LAW AND DIS­OR­DER

A new gang­ster se­ries is edgier than the usual free-to-air crime fare

The Weekend Australian - Review - - Television - Graeme Blundell

‘ WE ab­hor the au­then­tic stuff and turn in national re­vul­sion from it,’’ Pulitzer prize-win­ning Amer­i­can film critic Stephen Hunter, also a dis­tin­guished crime nov­el­ist, once wrote. ‘‘ Then we go pay seven bucks to watch it in Tech­ni­color in the mall.’’ And he’s right: our re­sponses to film and TV vi­o­lence are com­plex. As he sug­gests, it di­vides us al­most into two halves: the half that tsk-tsks and tut-tuts over its vul­gar­ity, craven­ness, rude­ness, noise and gore, and the half that ‘‘ gets with’’ the ex­act same val­ues.

I’m not sure what ei­ther half will make of Seven’s new gang­ster se­ries Red Widow, in which the vi­o­lence is some­times grossly re­al­is­tic but never ar­bi­trary, re­flec­tive of a kind of cor­ro­sive ni­hilism that in­fects its lead char­ac­ter. (It starts with the grimly re­al­is­tic shoot­ing of two Rus­sian gang­sters on a ship, ejected shells clat­ter­ing nois­ily to the deck, the shooter al­most com­i­cally in­sou­ciant.)

The eight-part se­ries was cre­ated by the tal­ented Melissa Rosen­berg, best known for her screen­writ­ing work on the wildly suc­cess­ful Twi­light movie fran­chise, but who was also a pro­ducer on Dex­ter for four years. So she knows a bit, not only about vi­o­lence but how to make the ex­tra­or­di­nary feel re­lat­able. Her new show was con­ceived as one of those long-haul pay-TV se­ries that de­mands you hang in while the var­i­ous story arcs work their way out and char­ac­ters slowly es­tab­lish them­selves.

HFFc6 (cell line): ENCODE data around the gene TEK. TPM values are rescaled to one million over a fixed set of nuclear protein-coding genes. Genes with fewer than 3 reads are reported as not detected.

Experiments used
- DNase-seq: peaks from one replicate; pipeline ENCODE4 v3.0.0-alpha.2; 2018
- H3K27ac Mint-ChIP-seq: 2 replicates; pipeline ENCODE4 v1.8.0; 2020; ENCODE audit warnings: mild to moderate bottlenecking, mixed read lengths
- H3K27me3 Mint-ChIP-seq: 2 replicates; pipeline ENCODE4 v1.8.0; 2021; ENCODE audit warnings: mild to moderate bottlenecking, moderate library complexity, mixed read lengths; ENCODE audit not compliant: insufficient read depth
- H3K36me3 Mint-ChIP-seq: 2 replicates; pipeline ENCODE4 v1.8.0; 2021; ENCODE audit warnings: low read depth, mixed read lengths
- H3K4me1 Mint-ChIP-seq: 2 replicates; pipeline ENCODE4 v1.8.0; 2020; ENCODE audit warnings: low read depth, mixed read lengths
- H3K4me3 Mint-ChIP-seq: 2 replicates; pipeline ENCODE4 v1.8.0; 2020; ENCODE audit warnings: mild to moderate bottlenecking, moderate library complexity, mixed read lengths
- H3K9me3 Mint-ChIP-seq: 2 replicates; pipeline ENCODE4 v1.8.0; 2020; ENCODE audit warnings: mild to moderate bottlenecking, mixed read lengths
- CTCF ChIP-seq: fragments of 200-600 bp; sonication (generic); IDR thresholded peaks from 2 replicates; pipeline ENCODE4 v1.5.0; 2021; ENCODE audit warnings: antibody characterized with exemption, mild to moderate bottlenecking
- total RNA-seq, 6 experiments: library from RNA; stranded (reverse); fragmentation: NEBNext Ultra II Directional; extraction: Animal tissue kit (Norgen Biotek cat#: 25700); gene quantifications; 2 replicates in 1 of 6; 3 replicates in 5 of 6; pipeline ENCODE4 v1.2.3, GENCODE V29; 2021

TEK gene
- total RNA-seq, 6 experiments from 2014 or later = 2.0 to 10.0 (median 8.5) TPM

The dif­fer­ence is that the high-con­cept drama was cre­ated for the ABC net­work, one of the three big Amer­i­can free-to-air com­pa­nies, and Red Widow is an am­bi­tious at­tempt to bridge the gap be­tween ca­ble and net­work. While it doesn’t have the in­ces­sant swear­ing, full-on brazen nu­dity, flood­ing pools of blood and ul­tra-phys­i­cal vi­o­lence of many ca­ble shows, the sto­ry­telling is much edgier and more chal­leng­ing than more con­ven­tional net­work TV. (Rosen­berg likes to call it ‘‘ ca­ble-y’’ in in­ter­views.)

Red Widow — its tag line is No Time to Mourn, the ti­tle sug­ges­tive not only of loss but also of Rus­sia and blood — is based on the Dutch TV drama Penoza, about a wife and mother who takes over her hus­band’s crim­i­nal en­ter­prises af­ter he’s as­sas­si­nated.

Aus­tralian ac­tress Radha Mitchell stars as Marta Wal­raven, a stay-at-home soc­cer mum in Marin County, just north of San Fran­cisco. Reared by a Rus­sian mob­ster An­drei Petrov (Rade Serbedz­ija), a lead­ing mem­ber of the Bratva, a col­lec­tive of or­gan­ised crime syn­di­cates, she and her sis­ter, Kat (Jaime Ray New­man), tried to es­cape their fa­ther’s bru­tal world but Marta mar­ried the wrong guy. Her hus­band Evan (An­son Mount) sup­ports his fam­ily by ex­port­ing mar­i­juana and when he is bru­tally killed in the fam­ily’s drive­way in front of their son, Marta’s life changes.

Soon the truth about her hus­band’s mur­der be­gins to emerge. Evan’s busi­ness part­ners, Marta’s de­vi­ous brother, Irwin Petrov (Wil Traval), and their best friend, the hap­less Mike Tom­lin (Lee Tergesen), were in­volved in the theft of a huge ship­ment of co­caine from for­mi­da­ble in­ter­na­tional crime boss Ni­cholae Schiller (Go­ran Vis­njic).